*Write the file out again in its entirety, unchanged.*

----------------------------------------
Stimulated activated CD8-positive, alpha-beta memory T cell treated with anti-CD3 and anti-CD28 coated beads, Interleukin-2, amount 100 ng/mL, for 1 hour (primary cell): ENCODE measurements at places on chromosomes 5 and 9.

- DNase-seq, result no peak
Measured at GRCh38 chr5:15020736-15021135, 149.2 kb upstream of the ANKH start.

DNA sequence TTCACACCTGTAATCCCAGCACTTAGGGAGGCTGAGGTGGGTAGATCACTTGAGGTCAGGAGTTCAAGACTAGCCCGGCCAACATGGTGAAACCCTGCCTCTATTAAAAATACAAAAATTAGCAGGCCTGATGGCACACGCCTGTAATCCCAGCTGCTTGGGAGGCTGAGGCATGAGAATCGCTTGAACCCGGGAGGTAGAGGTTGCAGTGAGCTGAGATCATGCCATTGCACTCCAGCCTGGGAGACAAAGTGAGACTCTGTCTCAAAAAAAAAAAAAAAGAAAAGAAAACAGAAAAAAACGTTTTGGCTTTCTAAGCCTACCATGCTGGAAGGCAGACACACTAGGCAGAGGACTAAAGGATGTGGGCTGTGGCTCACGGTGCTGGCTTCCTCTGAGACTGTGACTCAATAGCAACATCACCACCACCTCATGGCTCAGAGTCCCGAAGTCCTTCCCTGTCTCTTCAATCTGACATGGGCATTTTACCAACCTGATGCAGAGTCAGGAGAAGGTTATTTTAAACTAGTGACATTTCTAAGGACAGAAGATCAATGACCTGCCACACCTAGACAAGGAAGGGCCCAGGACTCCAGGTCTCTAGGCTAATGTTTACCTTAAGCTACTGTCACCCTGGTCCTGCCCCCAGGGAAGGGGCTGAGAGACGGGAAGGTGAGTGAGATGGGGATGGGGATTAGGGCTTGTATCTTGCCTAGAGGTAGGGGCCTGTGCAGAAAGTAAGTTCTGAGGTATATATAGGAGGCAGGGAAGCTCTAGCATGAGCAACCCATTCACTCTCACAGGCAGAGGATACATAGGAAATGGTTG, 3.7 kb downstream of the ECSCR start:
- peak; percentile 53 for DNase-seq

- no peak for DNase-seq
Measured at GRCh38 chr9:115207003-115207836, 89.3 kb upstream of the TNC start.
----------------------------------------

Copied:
Stimulated activated CD8-positive, alpha-beta memory T cell treated with anti-CD3 and anti-CD28 coated beads, Interleukin-2, amount 100 ng/mL, for 1 hour (primary cell): ENCODE measurements at places on chromosomes 5 and 9.

- DNase-seq, result no peak
Measured at GRCh38 chr5:15020736-15021135, 149.2 kb upstream of the ANKH start.

DNA sequence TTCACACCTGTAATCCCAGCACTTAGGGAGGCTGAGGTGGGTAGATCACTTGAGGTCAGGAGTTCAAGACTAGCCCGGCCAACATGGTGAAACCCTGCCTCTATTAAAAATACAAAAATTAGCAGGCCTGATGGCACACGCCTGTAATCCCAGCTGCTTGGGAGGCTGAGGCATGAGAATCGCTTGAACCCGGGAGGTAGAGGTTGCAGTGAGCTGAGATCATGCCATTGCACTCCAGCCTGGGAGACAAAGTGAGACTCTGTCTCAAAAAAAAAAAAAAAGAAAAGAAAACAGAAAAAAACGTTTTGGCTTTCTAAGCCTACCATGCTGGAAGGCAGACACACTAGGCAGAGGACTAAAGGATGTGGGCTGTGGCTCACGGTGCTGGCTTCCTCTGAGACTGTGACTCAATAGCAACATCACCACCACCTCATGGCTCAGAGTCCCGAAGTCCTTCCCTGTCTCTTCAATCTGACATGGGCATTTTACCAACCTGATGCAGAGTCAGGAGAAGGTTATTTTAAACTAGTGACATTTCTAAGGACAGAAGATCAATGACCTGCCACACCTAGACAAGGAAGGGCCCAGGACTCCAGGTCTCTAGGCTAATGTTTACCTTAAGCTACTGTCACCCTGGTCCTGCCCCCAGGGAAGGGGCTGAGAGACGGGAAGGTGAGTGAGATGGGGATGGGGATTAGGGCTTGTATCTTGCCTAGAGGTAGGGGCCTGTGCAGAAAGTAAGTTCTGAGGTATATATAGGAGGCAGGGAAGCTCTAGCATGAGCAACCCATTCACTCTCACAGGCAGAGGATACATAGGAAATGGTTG, 3.7 kb downstream of the ECSCR start:
- peak; percentile 53 for DNase-seq

- no peak for DNase-seq
Measured at GRCh38 chr9:115207003-115207836, 89.3 kb upstream of the TNC start.